Finding nimbus—what networking means in a product world
In a product world where being a part of communities and building an amazing network of like-minded pals, what’s often missed out is the amount of work that goes into actual networking.
Community and networking are the new norms, especially if you’re in the product space. But the amount of work that’s behind the concept of networking is always underrated and misunderstood. I wrote a short piece, summing up thoughts from experiences and fellow people’s anecdotes.
It shouldn’t come as a surprise if you hear your pal talking to you about the startup community that they’ve joined. Or, a friend’s comment on being a part of the group that discusses the happenings of the tech world. And, the umpteen connections on your acquaintance’s profile, while you just think about taking your legendary steps into what the world calls ‘networking.’ Seems like something you do, but a tad daunting? Never had and has to be like that!
In a product world where being a part of communities and building an amazing network of like-minded pals, what’s often missed out is the amount of work that goes into actual networking. Well, what happens behind the scenes is always given a miss and just the after-effects are embraced. This path is bifurcated—one side claiming the fanciness of networks but parochial to what it actually stands for, and the other side wanting to network with people but is always in motion with no action.
While there’s no dearth for any kind of product communities—be it management, marketing, design, or development—what people are increasingly forgetting is the etiquette behind making a connection; the purpose behind networking with someone; the arduous steps you put for every successful virtual relationship. With so much chaos around networking, it gets us wondering at times whether this is the next share dilution, diminishing in value. What we actually see as successful networking begins at a seed stage of ‘reaching out.’ And, to reach out, you need purpose. And for purpose, you need reflection. And, for reflection, you need to be willing to think beyond the horizon.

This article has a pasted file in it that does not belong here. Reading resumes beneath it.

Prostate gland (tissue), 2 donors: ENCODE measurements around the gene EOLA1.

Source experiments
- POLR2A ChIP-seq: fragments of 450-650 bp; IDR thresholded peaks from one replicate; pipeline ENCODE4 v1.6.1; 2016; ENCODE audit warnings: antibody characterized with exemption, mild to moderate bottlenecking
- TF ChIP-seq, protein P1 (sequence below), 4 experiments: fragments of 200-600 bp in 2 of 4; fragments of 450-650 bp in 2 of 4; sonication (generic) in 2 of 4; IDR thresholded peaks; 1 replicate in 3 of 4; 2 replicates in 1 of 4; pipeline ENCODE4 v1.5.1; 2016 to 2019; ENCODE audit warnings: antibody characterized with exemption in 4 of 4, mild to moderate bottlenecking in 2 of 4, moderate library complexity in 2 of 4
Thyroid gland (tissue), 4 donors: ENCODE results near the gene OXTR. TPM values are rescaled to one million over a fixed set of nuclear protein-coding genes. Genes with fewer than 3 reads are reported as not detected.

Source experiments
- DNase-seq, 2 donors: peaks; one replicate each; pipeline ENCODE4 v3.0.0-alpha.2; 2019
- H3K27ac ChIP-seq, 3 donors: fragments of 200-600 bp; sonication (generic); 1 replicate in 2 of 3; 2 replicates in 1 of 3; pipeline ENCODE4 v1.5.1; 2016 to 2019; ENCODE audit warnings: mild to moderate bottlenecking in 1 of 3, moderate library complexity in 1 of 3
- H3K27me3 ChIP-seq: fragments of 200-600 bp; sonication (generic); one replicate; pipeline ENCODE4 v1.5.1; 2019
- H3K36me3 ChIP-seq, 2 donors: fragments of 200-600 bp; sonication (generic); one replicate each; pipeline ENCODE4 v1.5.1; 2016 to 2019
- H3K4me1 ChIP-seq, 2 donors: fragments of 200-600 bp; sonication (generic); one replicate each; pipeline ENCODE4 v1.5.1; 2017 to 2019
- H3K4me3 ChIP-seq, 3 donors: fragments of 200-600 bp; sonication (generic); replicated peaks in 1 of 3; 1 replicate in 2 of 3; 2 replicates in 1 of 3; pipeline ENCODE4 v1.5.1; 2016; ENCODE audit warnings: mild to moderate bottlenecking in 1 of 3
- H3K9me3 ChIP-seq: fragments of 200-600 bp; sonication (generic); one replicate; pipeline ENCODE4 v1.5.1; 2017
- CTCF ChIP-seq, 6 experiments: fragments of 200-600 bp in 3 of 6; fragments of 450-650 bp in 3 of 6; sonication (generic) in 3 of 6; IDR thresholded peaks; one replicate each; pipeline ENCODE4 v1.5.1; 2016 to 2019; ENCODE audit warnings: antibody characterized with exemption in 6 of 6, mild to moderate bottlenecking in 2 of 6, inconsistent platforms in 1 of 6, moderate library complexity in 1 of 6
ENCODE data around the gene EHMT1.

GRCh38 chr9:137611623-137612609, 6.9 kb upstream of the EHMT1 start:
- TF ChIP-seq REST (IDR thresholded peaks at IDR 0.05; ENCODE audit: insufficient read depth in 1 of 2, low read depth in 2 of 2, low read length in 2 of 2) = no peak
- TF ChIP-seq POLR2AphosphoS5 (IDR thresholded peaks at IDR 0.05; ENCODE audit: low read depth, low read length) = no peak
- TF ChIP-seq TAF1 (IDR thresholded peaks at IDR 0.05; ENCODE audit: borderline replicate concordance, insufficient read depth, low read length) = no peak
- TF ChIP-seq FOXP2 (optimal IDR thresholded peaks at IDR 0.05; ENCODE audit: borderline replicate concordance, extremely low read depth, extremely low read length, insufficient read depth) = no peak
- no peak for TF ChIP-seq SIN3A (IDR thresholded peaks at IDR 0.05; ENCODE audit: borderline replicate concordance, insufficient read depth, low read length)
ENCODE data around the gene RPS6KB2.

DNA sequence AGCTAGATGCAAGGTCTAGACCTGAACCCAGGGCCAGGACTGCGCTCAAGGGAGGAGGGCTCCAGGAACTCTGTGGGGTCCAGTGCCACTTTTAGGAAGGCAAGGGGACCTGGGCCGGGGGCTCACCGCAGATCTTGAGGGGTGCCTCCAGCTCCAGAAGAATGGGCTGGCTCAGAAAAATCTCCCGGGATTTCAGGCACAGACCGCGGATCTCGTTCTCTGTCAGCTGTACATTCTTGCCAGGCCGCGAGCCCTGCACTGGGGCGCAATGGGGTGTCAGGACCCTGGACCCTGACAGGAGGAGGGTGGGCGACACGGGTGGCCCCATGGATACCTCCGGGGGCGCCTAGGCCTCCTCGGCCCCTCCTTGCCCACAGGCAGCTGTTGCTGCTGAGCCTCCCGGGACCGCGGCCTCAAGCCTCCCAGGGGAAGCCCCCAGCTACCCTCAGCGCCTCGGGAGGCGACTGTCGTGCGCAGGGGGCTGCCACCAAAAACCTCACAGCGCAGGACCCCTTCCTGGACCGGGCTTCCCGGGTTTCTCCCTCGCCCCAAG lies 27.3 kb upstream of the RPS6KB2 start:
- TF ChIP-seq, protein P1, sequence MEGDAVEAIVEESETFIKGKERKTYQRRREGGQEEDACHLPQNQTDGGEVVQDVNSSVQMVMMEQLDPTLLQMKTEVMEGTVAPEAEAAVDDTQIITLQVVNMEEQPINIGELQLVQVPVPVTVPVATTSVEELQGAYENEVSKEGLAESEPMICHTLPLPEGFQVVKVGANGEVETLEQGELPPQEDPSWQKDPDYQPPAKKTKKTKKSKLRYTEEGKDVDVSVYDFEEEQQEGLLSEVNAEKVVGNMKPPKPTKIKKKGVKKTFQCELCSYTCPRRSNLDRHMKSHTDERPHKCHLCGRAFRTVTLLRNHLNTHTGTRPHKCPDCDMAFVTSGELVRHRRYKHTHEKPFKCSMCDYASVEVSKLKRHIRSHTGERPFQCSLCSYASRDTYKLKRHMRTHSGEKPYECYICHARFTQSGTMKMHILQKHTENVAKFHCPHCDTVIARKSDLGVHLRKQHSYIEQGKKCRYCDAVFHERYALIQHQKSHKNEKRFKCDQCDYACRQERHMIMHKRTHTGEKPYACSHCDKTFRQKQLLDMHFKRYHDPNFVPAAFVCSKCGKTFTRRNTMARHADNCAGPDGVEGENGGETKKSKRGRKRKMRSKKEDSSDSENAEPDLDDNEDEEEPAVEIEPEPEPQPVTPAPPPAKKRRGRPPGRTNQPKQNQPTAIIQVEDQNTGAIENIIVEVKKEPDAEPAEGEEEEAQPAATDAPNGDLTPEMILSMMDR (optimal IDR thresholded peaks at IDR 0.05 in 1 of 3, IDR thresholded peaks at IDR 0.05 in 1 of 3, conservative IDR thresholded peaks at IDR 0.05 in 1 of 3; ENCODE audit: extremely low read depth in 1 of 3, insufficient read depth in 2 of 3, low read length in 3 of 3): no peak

Sliding into direct messages, sending cold emails, or dropping in an unsolicited text are new norms of networking. Of course, this ain’t wrong, for virtual friendships in the tech and product space has given rise to endless potential and possibilities. But, are we mindful of the why-who-when part? Inappropriate, incomplete, and incredulous messages have taken a way into the social platforms. And, the most hurting truth is when one takes the liberty to expect networking in such a case. We as product people do know the Network Effect, but we seldom reflect on the real-time networking or the value obtained.
What looks like a successful webinar, community, crowdsourcing, or a podcast, is built on hours of personal research, timely preparations, clear messages, meaningful connections, and structural post-productions. With that said, networking no longer has to be a taken-for-granted system—maybe, when you keep the following three things in mind, for real networking all happens behind, much away from the social hush.